Home School of Engineering Technology and Applied Science Blog 2019 November 26 What is an Electrician, Construction Maintenance Apprenticeship Program and Other Essential Questions

What is an Electrician, Construction Maintenance Apprenticeship Program and Other Essential Questions

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The world of wires and circuitry isn’t just intriguing, it can also offer a viable career. The Electrician, Construction and Maintenance apprenticeship at Centennial College will allow you to be employed as an apprentice while simultaneously studying for a career that involves assembling, repairing, inspecting and testing electrical systems in settings that range from commercial to residential. In Ontario, the median pay for an electrician is $30 an hour and could go up to $45 an hour depending on factors such as work location, labour agreements and a number of employees available for projects, according to the Department of Employment.

What is an apprenticeship?

An apprenticeship is all about practicality. It bridges on-the-job training and in-school learning to give you a holistic overview of the trade. Through the help of an employer, you’ll gain employable knowledge that’s absolutely necessary for you to practice the trade, with the Ontario Apprenticeship Standard determining the skills you need to learn. At the same time, you’ll gain valuable theoretical and practical lessons in the classroom. As you garner new skills and knowledge, your employer will sign off on the respective requirements you have met. Once you complete an apprenticeship, the Ministry of Labour, Training and Skills Development will issue an individual Certificate of Apprenticeship. Apprenticeships are a great way of getting well-paying jobs that demand elements of creativity, sound judgement and skill. Additionally, apprentices get paid while they work, and as their skill-set grows, so does their pay. Nearly 90 per cent of an apprentice’s time is spent in the workplace.

What is on-the-job training vs. in-school learning?

If you want to learn by doing, on-the-job training is a great way to go. This approach to learning is particularly beneficial because you pick up new skills under the supervision of a trainer or skilled tradesperson, also known as a journeyperson. The journeyperson will sign off on the skills you learn while you work to qualify as a certified tradesperson. The in-school component is equally necessary to learn the more theoretical facets of the trade. Understanding the codes, legislation, regulations, trade communication and documentation and electrical theory demands a classroom setting. The knowledge you acquire in school will complement the real-life lessons you learn on the job.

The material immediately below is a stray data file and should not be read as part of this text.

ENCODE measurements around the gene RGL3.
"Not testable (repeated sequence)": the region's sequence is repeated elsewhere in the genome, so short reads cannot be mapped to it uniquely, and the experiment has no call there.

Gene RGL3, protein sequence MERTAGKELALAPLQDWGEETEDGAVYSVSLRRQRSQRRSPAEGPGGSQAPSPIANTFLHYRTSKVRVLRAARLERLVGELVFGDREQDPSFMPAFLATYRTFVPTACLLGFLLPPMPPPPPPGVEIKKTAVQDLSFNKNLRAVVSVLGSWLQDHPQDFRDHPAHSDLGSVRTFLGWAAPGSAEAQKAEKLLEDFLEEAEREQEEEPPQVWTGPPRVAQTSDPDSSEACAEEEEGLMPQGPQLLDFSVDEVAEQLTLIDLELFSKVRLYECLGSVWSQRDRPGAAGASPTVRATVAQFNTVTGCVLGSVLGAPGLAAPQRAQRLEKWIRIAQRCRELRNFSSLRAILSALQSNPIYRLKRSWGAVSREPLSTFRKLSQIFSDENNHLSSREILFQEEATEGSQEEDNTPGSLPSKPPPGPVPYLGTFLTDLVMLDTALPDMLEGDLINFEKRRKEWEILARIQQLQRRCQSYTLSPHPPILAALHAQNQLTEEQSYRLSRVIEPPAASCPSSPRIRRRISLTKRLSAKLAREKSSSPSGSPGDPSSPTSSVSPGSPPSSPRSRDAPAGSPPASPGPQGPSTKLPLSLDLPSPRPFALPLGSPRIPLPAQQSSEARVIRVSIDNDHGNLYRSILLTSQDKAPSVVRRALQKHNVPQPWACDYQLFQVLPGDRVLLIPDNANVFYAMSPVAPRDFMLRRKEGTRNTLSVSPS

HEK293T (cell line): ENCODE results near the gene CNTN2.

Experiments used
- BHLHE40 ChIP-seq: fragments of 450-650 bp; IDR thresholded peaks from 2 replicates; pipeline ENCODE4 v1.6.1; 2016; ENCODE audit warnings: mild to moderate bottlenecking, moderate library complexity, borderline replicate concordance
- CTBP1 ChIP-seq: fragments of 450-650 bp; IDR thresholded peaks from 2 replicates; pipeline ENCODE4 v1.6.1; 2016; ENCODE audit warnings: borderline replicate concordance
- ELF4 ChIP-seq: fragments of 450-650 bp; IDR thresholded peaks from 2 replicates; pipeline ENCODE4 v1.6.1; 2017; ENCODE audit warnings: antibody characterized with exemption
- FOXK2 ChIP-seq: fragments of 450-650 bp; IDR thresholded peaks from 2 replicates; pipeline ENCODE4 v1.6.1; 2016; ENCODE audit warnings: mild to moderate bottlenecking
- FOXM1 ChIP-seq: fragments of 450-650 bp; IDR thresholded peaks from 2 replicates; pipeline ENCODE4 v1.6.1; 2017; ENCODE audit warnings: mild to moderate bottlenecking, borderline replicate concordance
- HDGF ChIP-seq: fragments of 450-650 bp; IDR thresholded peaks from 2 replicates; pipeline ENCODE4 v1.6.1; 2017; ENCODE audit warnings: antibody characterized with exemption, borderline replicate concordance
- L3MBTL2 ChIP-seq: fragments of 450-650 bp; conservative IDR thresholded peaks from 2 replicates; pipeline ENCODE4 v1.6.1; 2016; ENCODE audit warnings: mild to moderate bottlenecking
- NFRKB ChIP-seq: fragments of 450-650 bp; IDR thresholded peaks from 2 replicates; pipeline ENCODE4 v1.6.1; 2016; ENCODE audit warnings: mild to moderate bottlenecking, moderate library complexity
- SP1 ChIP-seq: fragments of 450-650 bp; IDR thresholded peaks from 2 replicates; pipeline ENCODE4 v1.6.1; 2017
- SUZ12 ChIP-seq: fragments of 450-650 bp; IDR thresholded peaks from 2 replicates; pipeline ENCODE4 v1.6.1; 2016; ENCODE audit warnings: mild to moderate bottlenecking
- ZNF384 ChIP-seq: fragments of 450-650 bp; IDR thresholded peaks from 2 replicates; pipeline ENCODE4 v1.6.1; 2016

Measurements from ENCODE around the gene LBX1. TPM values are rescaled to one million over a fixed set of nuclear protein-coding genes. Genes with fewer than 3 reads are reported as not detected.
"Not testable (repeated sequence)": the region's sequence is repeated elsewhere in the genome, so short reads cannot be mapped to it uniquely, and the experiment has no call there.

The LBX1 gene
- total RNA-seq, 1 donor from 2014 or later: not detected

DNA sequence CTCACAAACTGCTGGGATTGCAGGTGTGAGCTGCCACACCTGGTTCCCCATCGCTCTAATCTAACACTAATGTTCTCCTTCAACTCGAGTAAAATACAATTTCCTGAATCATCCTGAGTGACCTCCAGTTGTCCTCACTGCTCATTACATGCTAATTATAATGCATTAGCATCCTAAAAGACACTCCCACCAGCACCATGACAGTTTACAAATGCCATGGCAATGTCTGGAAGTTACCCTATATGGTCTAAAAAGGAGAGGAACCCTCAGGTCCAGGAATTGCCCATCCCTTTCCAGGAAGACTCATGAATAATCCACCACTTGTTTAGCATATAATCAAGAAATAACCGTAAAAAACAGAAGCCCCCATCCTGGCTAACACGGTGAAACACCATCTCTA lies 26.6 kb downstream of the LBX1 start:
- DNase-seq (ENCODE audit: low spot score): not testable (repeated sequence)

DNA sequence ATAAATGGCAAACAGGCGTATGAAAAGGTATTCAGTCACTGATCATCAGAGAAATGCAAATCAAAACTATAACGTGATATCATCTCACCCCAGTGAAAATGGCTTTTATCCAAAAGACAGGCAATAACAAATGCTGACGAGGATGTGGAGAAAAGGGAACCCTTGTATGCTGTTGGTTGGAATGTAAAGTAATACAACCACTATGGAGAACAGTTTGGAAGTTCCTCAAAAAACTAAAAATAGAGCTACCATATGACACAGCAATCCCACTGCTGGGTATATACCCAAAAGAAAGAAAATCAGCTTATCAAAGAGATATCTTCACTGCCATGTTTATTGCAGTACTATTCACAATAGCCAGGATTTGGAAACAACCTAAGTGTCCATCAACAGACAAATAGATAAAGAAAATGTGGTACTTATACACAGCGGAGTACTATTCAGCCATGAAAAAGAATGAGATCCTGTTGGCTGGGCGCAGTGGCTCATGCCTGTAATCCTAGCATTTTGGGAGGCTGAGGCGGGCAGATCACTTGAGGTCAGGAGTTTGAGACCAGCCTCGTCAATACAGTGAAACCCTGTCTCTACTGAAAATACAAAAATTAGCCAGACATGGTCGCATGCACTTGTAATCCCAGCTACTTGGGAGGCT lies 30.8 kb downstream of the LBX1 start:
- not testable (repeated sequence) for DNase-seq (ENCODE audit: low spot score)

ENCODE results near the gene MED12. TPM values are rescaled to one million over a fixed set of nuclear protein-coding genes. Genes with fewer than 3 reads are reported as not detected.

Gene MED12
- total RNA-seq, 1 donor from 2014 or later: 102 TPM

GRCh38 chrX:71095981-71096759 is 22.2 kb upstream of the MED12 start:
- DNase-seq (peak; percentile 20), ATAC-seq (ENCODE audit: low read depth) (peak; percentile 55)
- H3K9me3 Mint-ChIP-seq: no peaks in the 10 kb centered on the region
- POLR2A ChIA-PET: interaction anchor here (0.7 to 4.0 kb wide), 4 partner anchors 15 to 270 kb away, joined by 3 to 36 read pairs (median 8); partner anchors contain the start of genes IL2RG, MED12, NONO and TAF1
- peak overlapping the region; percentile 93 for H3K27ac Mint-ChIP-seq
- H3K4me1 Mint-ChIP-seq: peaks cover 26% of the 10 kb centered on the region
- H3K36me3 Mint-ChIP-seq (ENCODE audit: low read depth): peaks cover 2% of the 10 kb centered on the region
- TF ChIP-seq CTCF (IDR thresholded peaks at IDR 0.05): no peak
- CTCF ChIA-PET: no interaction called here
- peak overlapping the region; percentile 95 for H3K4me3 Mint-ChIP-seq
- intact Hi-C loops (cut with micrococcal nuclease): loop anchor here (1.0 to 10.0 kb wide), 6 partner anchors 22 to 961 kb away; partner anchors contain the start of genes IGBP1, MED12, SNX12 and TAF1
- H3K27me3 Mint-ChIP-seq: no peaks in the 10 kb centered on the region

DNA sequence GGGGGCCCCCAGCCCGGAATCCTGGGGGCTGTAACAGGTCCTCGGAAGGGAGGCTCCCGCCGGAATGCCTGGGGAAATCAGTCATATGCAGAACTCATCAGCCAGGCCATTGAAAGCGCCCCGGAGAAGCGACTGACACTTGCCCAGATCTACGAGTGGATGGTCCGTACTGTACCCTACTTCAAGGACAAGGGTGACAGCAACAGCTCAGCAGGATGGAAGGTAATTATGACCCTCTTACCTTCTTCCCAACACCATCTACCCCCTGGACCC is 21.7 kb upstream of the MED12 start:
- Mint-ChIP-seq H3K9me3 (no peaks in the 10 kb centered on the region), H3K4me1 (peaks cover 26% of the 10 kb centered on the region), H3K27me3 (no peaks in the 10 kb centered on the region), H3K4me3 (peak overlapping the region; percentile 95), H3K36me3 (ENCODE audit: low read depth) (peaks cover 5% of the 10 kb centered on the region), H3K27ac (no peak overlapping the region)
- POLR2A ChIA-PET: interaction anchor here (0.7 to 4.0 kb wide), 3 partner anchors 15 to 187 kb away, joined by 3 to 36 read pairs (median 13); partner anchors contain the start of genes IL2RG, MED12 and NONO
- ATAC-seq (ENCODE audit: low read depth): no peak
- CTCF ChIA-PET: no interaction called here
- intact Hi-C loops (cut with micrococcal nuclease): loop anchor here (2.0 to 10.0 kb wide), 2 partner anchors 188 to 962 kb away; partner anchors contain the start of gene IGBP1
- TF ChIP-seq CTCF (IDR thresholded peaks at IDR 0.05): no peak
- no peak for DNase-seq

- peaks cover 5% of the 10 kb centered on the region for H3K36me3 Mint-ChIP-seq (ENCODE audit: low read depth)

What does the work landscape look like for an electrician in construction and maintenance?

The construction industry is expected to see a fair level of growth over the next few years across the province, and that means the demand for electricians in the construction and maintenance field is expected to remain healthy, according to the Department of Employment. Population growth is also helping to support the influx of residential projects such as condominiums across bigger Ontario cities and that is advantageous for future electricians in the construction and maintenance field. Meanwhile, growing demand for solar power will create employment opportunities for electricians to connect residences and businesses to alternative sources of energy. Additionally, massive transit projects across the province will help create opportunities for electricians to work on wiring and fixtures at terminals, stations and other supporting facilities, the Department of Employment stated. There are also construction projects in northern Ontario, where work has started to link First Nations communities to the province’s power grid. This, in turn, means more employment opportunities for electricians in the construction and maintenance field.

Want a career with potential and demand?

Centennial College’s Electrician, Construction Maintenance apprenticeship program will combine the best of hands-on training and in-class theoretical and practical studies at one of Ontario’s largest trades training centres, Progress Campus, in order to prepare you to launch a rewarding career as an electrician.

Written by: Izabela Szydlo